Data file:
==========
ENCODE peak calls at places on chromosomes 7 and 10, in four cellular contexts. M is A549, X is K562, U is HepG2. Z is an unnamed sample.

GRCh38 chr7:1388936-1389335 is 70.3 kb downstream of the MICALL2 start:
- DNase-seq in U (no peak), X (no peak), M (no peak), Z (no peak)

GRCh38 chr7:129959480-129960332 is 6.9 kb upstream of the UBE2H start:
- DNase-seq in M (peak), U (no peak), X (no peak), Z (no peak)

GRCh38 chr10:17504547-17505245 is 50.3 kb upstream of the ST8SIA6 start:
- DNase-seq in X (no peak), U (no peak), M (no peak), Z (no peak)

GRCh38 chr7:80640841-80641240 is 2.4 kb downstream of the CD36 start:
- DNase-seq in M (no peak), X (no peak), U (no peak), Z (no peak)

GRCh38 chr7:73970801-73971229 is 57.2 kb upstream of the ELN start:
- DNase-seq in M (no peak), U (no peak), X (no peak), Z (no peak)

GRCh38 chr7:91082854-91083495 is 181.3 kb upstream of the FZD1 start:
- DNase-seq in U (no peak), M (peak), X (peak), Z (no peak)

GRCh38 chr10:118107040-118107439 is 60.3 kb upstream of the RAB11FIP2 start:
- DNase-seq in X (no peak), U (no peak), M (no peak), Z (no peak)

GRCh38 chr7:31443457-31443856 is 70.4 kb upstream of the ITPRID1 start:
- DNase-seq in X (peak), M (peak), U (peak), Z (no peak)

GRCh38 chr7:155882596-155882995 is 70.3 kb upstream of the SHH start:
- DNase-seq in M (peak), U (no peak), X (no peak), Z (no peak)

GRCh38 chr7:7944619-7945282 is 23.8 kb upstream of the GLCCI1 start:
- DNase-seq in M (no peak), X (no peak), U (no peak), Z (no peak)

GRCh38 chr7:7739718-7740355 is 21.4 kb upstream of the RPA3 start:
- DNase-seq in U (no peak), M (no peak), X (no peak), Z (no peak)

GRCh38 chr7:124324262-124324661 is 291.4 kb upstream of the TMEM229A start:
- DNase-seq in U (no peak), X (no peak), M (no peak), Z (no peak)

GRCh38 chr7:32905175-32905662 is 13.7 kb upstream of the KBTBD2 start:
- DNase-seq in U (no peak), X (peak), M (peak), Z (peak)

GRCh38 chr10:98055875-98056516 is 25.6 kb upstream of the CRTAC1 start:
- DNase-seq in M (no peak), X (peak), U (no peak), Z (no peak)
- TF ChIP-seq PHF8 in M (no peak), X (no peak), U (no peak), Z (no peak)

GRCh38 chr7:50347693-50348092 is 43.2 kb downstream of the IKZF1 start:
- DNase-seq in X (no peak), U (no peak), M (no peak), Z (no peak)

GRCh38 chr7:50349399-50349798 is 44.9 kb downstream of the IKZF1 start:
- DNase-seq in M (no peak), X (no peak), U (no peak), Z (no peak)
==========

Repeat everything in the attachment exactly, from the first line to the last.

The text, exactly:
ENCODE peak calls at places on chromosomes 7 and 10, in four cellular contexts. M is A549, X is K562, U is HepG2. Z is an unnamed sample.

GRCh38 chr7:1388936-1389335 is 70.3 kb downstream of the MICALL2 start:
- DNase-seq in U (no peak), X (no peak), M (no peak), Z (no peak)

GRCh38 chr7:129959480-129960332 is 6.9 kb upstream of the UBE2H start:
- DNase-seq in M (peak), U (no peak), X (no peak), Z (no peak)

GRCh38 chr10:17504547-17505245 is 50.3 kb upstream of the ST8SIA6 start:
- DNase-seq in X (no peak), U (no peak), M (no peak), Z (no peak)

GRCh38 chr7:80640841-80641240 is 2.4 kb downstream of the CD36 start:
- DNase-seq in M (no peak), X (no peak), U (no peak), Z (no peak)

GRCh38 chr7:73970801-73971229 is 57.2 kb upstream of the ELN start:
- DNase-seq in M (no peak), U (no peak), X (no peak), Z (no peak)

GRCh38 chr7:91082854-91083495 is 181.3 kb upstream of the FZD1 start:
- DNase-seq in U (no peak), M (peak), X (peak), Z (no peak)

GRCh38 chr10:118107040-118107439 is 60.3 kb upstream of the RAB11FIP2 start:
- DNase-seq in X (no peak), U (no peak), M (no peak), Z (no peak)

GRCh38 chr7:31443457-31443856 is 70.4 kb upstream of the ITPRID1 start:
- DNase-seq in X (peak), M (peak), U (peak), Z (no peak)

GRCh38 chr7:155882596-155882995 is 70.3 kb upstream of the SHH start:
- DNase-seq in M (peak), U (no peak), X (no peak), Z (no peak)

GRCh38 chr7:7944619-7945282 is 23.8 kb upstream of the GLCCI1 start:
- DNase-seq in M (no peak), X (no peak), U (no peak), Z (no peak)

GRCh38 chr7:7739718-7740355 is 21.4 kb upstream of the RPA3 start:
- DNase-seq in U (no peak), M (no peak), X (no peak), Z (no peak)

GRCh38 chr7:124324262-124324661 is 291.4 kb upstream of the TMEM229A start:
- DNase-seq in U (no peak), X (no peak), M (no peak), Z (no peak)

GRCh38 chr7:32905175-32905662 is 13.7 kb upstream of the KBTBD2 start:
- DNase-seq in U (no peak), X (peak), M (peak), Z (peak)

GRCh38 chr10:98055875-98056516 is 25.6 kb upstream of the CRTAC1 start:
- DNase-seq in M (no peak), X (peak), U (no peak), Z (no peak)
- TF ChIP-seq PHF8 in M (no peak), X (no peak), U (no peak), Z (no peak)

GRCh38 chr7:50347693-50348092 is 43.2 kb downstream of the IKZF1 start:
- DNase-seq in X (no peak), U (no peak), M (no peak), Z (no peak)

GRCh38 chr7:50349399-50349798 is 44.9 kb downstream of the IKZF1 start:
- DNase-seq in M (no peak), X (no peak), U (no peak), Z (no peak)